[ skid ]
/ skɪd /
a plank, bar, log, or the like, especially one of a pair, on which something heavy may be slid or rolled along.
one of a number of such logs or timbers forming a skidway.
a low mobile platform on which goods are placed for ease in handling, moving, etc.Compare stillage.
a plank, log, low platform, etc., on or by which a load is supported.
- any of a number of parallel beams or timbers fixed in place as a raised support for boats, spars, etc.
- any of a number of timbers on which a heavy object is placed to be shoved along on rollers or slid.
- an arrangement of planks serving as a runway for cargo.
- an arrangement of planks serving as a fender to protect the side of a vessel during transfer of cargo.
- sidewise motion of a vessel; leeway.
a shoe or some other choke or drag for preventing the wheel of a vehicle from rotating, as when descending a hill.
a runner on the under part of some airplanes, enabling the aircraft to slide along the ground when landing.
an unexpected or uncontrollable sliding on a smooth surface by something not rotating, especially an oblique or wavering veering by a vehicle or its tires: The bus went into a skid on the icy road.
verb (used with object), skid·ded, skid·ding.
to place on or slide along a skid.
to check the motion of with a skid: She skidded her skates to a stop.
to cause to go into a skid: to skid the car into a turn.
verb (used without object), skid·ded, skid·ding.
to slide along without rotating, as a wheel to which a brake has been applied.
to slip or slide sideways, as an automobile in turning a corner rapidly.
to slide forward under the force of momentum after forward motion has been braked, as a vehicle.
(of an airplane when not banked sufficiently) to slide sideways, away from the center of the curve described in turning.Compare slip1(def 15).
Words nearby skid
Idioms for skid
on the skids, Slang. in the process of decline or deterioration: His career is on the skids.
put the skids under, Informal. to bring about the downfall of; cause to fail: Lack of money put the skids under our plans.
the skids, Informal. the downward path to ruin, poverty, or depravity: After losing his job he began to hit the skids.
Origin of skid
1600–10; 1925–30 for def 18; apparently < Old Norse skith (noun), cognate with Old English scīd thin slip of wood; see ski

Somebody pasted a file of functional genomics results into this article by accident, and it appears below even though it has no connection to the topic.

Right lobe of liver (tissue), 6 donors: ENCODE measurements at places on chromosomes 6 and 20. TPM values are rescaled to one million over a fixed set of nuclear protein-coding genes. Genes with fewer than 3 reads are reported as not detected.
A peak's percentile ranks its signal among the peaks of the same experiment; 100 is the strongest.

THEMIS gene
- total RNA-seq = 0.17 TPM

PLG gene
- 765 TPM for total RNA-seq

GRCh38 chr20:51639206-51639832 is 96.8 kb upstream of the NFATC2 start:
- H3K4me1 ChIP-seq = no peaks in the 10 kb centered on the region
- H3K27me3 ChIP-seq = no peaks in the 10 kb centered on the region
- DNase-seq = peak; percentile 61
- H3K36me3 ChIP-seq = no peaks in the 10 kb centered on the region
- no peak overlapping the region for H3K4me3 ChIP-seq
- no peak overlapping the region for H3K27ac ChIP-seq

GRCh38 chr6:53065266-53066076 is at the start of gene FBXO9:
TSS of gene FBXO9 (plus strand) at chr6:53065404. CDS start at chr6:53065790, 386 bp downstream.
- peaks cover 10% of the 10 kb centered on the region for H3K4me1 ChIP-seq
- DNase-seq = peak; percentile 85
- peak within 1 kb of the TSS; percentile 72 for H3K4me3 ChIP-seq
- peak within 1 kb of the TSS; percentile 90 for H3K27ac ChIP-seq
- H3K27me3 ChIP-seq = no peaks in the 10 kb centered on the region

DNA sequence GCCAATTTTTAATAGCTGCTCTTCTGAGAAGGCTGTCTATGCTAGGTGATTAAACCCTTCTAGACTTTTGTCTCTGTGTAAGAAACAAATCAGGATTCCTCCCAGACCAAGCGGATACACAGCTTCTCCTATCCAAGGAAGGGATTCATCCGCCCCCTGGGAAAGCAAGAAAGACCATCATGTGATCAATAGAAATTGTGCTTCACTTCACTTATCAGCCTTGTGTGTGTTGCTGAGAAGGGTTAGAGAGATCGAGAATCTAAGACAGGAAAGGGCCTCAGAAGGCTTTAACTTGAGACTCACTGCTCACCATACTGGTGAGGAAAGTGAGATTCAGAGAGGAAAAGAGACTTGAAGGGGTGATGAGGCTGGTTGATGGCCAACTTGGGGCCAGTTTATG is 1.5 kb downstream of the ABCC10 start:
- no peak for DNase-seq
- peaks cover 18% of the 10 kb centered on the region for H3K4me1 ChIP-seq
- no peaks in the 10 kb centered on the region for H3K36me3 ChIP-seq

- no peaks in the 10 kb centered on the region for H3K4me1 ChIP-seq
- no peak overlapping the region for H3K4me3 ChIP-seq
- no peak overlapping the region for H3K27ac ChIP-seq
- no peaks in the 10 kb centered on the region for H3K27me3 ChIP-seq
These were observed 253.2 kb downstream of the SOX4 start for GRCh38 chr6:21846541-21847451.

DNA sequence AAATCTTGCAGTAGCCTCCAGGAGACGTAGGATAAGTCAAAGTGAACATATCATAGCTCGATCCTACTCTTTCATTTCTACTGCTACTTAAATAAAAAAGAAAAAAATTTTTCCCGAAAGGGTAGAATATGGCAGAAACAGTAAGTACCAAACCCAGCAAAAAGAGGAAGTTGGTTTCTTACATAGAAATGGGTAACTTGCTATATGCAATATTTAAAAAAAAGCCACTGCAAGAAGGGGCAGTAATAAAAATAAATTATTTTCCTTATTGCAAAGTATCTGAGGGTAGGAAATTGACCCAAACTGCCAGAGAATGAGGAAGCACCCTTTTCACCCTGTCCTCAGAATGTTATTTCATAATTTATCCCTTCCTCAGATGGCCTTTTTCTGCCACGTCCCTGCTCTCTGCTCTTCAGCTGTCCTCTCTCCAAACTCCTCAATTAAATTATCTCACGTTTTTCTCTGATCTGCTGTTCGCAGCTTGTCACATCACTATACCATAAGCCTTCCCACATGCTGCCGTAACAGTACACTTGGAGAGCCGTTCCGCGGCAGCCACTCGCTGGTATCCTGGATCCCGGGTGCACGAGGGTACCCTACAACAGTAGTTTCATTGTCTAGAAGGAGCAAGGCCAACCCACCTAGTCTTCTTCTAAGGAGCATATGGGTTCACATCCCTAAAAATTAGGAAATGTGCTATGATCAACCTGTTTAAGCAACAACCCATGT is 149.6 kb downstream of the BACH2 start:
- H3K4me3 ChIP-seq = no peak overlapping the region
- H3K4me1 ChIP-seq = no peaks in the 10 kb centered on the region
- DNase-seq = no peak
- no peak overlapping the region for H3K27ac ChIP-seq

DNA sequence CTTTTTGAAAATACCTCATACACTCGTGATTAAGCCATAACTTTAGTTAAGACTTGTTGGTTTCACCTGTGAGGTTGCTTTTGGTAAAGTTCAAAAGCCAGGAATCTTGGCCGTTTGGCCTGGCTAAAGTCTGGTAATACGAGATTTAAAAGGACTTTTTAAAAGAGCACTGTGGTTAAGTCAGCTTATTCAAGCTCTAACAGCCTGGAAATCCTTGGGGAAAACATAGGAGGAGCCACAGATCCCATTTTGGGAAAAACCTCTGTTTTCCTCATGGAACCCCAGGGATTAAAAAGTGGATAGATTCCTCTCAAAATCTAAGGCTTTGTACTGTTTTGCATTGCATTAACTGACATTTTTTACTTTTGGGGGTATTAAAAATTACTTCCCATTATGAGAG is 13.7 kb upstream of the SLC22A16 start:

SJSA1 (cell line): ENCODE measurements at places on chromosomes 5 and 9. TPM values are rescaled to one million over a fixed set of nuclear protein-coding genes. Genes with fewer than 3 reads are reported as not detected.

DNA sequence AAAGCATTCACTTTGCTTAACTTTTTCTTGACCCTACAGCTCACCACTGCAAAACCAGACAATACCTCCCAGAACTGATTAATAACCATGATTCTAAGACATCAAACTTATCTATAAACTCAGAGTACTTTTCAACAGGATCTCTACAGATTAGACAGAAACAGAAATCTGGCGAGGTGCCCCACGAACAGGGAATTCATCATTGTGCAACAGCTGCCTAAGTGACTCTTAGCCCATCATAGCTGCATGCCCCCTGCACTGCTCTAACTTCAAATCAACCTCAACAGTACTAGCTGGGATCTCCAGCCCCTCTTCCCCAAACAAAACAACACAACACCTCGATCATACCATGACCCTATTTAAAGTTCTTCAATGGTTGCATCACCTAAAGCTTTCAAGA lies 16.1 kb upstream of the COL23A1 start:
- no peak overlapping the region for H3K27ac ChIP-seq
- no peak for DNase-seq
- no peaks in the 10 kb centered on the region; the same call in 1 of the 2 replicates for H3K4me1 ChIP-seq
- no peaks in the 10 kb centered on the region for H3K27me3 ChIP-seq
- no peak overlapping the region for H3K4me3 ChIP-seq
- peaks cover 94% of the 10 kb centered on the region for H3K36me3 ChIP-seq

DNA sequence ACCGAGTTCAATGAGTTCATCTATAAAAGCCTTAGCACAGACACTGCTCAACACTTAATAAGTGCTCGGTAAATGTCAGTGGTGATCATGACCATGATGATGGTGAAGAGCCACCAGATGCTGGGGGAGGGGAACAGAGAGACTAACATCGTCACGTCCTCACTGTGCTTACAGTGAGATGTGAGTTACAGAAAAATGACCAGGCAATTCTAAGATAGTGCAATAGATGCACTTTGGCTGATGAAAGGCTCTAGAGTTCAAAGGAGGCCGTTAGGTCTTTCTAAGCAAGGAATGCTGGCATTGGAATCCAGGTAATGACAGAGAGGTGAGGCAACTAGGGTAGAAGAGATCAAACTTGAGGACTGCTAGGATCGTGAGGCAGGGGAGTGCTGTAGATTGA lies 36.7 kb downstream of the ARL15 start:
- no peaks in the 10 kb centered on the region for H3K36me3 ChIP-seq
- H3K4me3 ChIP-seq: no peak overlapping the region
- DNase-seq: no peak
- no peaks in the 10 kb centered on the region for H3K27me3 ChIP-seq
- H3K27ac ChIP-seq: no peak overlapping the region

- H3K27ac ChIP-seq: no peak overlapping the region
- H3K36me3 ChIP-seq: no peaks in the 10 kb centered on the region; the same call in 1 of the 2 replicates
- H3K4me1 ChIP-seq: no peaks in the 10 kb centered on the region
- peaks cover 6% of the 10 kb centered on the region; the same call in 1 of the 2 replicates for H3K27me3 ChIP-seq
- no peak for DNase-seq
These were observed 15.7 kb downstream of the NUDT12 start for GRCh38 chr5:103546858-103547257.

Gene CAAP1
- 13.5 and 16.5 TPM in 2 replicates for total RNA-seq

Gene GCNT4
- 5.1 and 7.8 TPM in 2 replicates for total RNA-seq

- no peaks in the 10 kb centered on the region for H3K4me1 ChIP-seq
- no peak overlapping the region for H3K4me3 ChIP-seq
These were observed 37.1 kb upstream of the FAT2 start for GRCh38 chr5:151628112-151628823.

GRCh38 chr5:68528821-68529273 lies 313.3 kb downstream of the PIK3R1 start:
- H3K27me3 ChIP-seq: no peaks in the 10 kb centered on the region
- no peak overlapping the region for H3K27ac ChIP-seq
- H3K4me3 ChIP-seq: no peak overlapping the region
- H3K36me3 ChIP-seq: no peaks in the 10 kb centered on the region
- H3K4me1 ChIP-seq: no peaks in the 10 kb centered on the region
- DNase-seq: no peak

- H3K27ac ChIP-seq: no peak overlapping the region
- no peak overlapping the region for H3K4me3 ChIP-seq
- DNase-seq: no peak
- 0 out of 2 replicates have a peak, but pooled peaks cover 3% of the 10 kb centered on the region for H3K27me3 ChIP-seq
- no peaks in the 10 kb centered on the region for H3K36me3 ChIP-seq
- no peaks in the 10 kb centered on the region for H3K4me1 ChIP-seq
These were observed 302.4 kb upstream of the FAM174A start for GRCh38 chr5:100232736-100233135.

OTHER WORDS FROM skidskid·ding·ly, adverban·ti·skid·ding, adjective
Dictionary.com Unabridged Based on the Random House Unabridged Dictionary, © Random House, Inc. 2020
British Dictionary definitions for on the skids
/ (skɪd) /
verb skids, skidding or skidded
to cause (a vehicle) to slide sideways or (of a vehicle) to slide sideways while in motion, esp out of control
(intr) to slide without revolving, as the wheel of a moving vehicle after sudden braking
(tr) US and Canadian to put or haul on a skid, esp along a special track
to cause (an aircraft) to slide sideways away from the centre of a turn when insufficiently banked or (of an aircraft) to slide in this manner
an instance of sliding, esp sideways
mainly US and Canadian one of the logs forming a skidway
a support on which heavy objects may be stored and moved short distances by sliding
a shoe or drag used to apply pressure to the metal rim of a wheel to act as a brake
on the skids in decline or about to fail
Derived forms of skidskiddy, adjective
Word Origin for skid
C17: perhaps of Scandinavian origin; compare ski
Collins English Dictionary - Complete & Unabridged 2012 Digital Edition © William Collins Sons & Co. Ltd. 1979, 1986 © HarperCollins Publishers 1998, 2000, 2003, 2005, 2006, 2007, 2009, 2012
Idioms and Phrases with on the skids (1 of 2)
on the skids
In the process of decline or ruin, as in If she quit now, her career would be on the skids. The skids here are runners such as those on a sled, enabling one to go downhill quickly. [c. 1920]
Idioms and Phrases with on the skids (2 of 2)
In addition to the idiom beginning with skid
- skid row
- on the skids
- put the skids on
- put the skids under
The American Heritage® Idioms Dictionary Copyright © 2002, 2001, 1995 by Houghton Mifflin Harcourt Publishing Company. Published by Houghton Mifflin Harcourt Publishing Company.